The urban family in the 19th century was the first to change. For the first time the family became separate from the community and an adversary relationship developed in which the family was to protect its members from the rest of society.2 (D. p.31) It was during the Industrial Revolution that fathers were “taken out of the home” (F. p.16) and it was then that they surrendered their influence over their children to their wives who stayed at home as the children’s caretakers. As the mother’s influence over her children grew in importance, the father’s influence was reduced. (D. p.50) This was a time in which there were new ideas and sexual stereotyping became the norm. Woman were judged to be “suited” by character to staying at home. (D. p.49) Furthermore, as the father became more and more a part of the outside world, and as he left the home each day in his role as provider, he became elevated in status because he could move about in the “real world.” His ideas had to be heeded, his orders followed. (D. p.52) He became the final disciplinarian. (D. p.50) Thus developed the ideals of father as “breadwinner” and the mother as “model” mom. (D. p.33). This also meant that as the father was placed under increasing demands to provide for his family, he concentrated on that more and more and did less and less at home. (D. p.55.)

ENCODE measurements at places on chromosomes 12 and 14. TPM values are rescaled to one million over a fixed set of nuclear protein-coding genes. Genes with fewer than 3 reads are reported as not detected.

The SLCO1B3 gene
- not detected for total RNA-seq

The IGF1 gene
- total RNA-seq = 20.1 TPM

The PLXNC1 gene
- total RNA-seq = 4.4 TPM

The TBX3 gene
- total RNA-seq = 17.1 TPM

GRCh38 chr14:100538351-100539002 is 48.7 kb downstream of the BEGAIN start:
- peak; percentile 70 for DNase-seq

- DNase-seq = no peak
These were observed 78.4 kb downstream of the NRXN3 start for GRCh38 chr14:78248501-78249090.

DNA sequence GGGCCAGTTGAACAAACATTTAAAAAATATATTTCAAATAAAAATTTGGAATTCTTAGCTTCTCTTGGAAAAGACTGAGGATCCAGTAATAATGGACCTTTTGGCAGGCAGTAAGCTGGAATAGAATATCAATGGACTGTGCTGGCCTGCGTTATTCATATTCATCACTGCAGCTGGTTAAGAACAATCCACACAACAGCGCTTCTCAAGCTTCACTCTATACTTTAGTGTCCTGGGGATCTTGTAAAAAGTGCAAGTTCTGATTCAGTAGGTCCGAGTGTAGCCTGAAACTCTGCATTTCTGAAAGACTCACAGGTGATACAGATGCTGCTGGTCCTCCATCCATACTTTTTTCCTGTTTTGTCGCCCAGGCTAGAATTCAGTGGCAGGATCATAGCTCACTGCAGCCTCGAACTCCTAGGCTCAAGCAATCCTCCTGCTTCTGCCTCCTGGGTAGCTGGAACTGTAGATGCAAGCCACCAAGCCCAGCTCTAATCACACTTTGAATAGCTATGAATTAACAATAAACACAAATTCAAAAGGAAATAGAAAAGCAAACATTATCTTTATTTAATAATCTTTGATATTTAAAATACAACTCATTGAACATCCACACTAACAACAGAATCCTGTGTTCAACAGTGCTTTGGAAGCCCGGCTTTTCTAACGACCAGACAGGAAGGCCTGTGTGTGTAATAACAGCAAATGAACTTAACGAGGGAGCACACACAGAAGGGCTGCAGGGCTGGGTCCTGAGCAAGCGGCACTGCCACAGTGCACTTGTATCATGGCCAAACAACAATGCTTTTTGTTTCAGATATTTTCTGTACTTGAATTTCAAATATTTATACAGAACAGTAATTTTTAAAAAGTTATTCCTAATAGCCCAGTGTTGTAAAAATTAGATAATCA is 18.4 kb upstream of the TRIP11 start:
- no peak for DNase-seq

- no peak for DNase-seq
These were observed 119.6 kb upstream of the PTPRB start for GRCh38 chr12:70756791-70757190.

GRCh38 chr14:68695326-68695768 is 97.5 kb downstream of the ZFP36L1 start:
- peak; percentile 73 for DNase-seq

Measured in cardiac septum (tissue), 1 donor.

Today most scholars agree that breadwinner-homemaker model was and is not the norm. Because Black and immigrant families were not able to afford only one wage earner, this family structure was a white middle class phenomena that existed between 1860 and 1920. As early as 1893, the census bureau noted an increase in the number of working women and in the divorce rate, although there was an increase in the trend toward the traditional family right after World War II when G.I’s were returning home and the U.S. economy was strong. This trend reversed in the early 60’s although television (e.g. Ozzie and Harriet) helped perpetuate the model. (F. p.17) In 1950, 22 percent of U.S. families had both parents working; in 1980, 42 percent were families with two wage earners.3 At present, two-thirds of all mothers are in the work force. (F. p.16)